and unfortunately I do not have a copy to let you have the second page. Thirty six years have passed, horrors, and the internet was still a mystery, phones without a chord were still a dream and only owned by Maxwell Smart.

    Enough nonsense, the facts….. PATH was a group set up to push for a cycle path attachment under the main bridge rising out at the sides to pass over the shipping lane. I can’t remember the names of those involved now but would if somebody prompted my brain a little. I think the king pin was Keith Salmon from the university and the rest comprised racing, ten-speed and utility cyclists. The Bridge Authority was an oligarchy on their own outside the Auckland Regional Authority and I don’t think they were connected in any way with the Roads Board or whomever controlled State Highways at the time.

    The ARA were very supportive and helped us as much as they could – The AHBA hated us and loved cars only.

    Three of us attended an Authority meeting to explain our suggestions/requests. They had an engineer there to answer any difficult questions but he was obviously briefed to rubbish our ideas. Responses included………(you may laugh)

    It will be easier to commit suicide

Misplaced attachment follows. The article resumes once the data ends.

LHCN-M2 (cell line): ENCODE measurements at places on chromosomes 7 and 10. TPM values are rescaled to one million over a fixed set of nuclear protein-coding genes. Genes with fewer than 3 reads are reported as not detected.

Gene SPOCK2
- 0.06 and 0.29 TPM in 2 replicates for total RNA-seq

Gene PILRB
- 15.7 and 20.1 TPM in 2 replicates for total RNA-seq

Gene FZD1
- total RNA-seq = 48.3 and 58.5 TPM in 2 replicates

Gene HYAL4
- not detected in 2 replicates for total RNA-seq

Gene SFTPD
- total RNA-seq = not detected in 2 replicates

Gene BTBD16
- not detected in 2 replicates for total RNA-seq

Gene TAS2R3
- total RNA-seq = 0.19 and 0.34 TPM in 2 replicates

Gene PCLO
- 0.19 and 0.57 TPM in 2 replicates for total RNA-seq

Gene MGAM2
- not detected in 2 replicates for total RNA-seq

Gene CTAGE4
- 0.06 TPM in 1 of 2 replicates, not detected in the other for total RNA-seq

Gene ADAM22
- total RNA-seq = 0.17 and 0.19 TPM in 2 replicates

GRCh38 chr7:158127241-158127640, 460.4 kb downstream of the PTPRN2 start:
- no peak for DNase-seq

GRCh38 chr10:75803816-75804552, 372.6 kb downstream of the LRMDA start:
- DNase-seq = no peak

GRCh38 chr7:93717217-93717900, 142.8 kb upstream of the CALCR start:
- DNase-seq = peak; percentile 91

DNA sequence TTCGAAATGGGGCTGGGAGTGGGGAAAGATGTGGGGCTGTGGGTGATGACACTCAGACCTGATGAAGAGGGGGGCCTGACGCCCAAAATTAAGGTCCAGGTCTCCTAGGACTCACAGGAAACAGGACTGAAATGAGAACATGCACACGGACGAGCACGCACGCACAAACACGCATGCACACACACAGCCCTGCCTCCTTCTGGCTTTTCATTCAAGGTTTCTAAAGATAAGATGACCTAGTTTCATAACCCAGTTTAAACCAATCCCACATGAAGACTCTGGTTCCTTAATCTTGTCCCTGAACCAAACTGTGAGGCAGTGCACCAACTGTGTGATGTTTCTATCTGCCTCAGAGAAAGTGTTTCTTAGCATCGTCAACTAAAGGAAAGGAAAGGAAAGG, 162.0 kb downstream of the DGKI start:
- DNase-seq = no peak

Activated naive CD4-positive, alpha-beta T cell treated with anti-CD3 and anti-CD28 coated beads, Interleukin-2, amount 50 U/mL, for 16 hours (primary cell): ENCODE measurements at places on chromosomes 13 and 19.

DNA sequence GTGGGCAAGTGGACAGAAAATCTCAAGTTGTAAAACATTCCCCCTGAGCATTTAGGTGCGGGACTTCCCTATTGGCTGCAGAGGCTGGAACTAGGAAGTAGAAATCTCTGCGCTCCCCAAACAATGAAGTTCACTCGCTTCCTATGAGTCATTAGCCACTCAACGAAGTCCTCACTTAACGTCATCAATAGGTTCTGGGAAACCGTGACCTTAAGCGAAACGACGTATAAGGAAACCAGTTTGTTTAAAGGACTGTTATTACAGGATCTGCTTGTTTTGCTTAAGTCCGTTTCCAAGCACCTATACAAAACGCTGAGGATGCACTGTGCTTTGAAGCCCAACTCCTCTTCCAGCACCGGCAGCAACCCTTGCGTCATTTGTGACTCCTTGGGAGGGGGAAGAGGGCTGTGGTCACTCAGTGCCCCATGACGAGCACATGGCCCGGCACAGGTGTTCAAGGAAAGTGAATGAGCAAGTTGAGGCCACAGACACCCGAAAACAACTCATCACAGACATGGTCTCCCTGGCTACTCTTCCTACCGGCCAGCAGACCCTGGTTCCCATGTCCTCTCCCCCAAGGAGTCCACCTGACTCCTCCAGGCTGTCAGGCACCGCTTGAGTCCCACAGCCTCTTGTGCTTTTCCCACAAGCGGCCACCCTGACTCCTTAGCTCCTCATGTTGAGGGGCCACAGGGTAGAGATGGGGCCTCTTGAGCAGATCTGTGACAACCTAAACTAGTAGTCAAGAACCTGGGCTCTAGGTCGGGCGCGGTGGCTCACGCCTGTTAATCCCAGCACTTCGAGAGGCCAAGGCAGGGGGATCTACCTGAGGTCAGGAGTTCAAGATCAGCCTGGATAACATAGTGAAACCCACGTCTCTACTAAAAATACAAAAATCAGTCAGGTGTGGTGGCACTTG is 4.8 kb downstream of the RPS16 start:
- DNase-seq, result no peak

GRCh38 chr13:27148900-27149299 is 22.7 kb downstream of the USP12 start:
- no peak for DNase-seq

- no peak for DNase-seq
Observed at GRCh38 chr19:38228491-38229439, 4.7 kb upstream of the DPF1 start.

Cyclists will throw the bags of sand (for sand blasting) off the bridge.

    The gradient is too steep for cyclists

    It’s a long way and few would use it

    The engineer’s gem was that the bridge would not support the extra loading


    The best way to commit suicide is to drive up as they do, by the time you rode to the top the endorphins would kick in and you would change your mind.

    There are at least three hills on Lake Road from Devonport with steeper gradients!

    In the 1980’s my wife happened to work for the MOW at the Harbour Bridge and she spoke to one of their engineers about the loading and he said it was nonsense (and now Skypath is to be tagged on the side of a clip on.)


    In support of us and to prove cyclists wanted to cross the bridge the ARA put racks in an old bus and ran a shuttle from Northcote to Pt. Erin Baths for several months. The bus, an old Daimler, was completely unsuitable with narrow doors and three steps to climb on board. It was only possible to board with a racing or ten speed type of bike. It was the coldest time of year and several of us used it rain hail or snow to annoy the Authority. We ran out of steam eventually so it’s thrilling to see it all happening

    Any body who wants more info my details are:-

    Richard Horner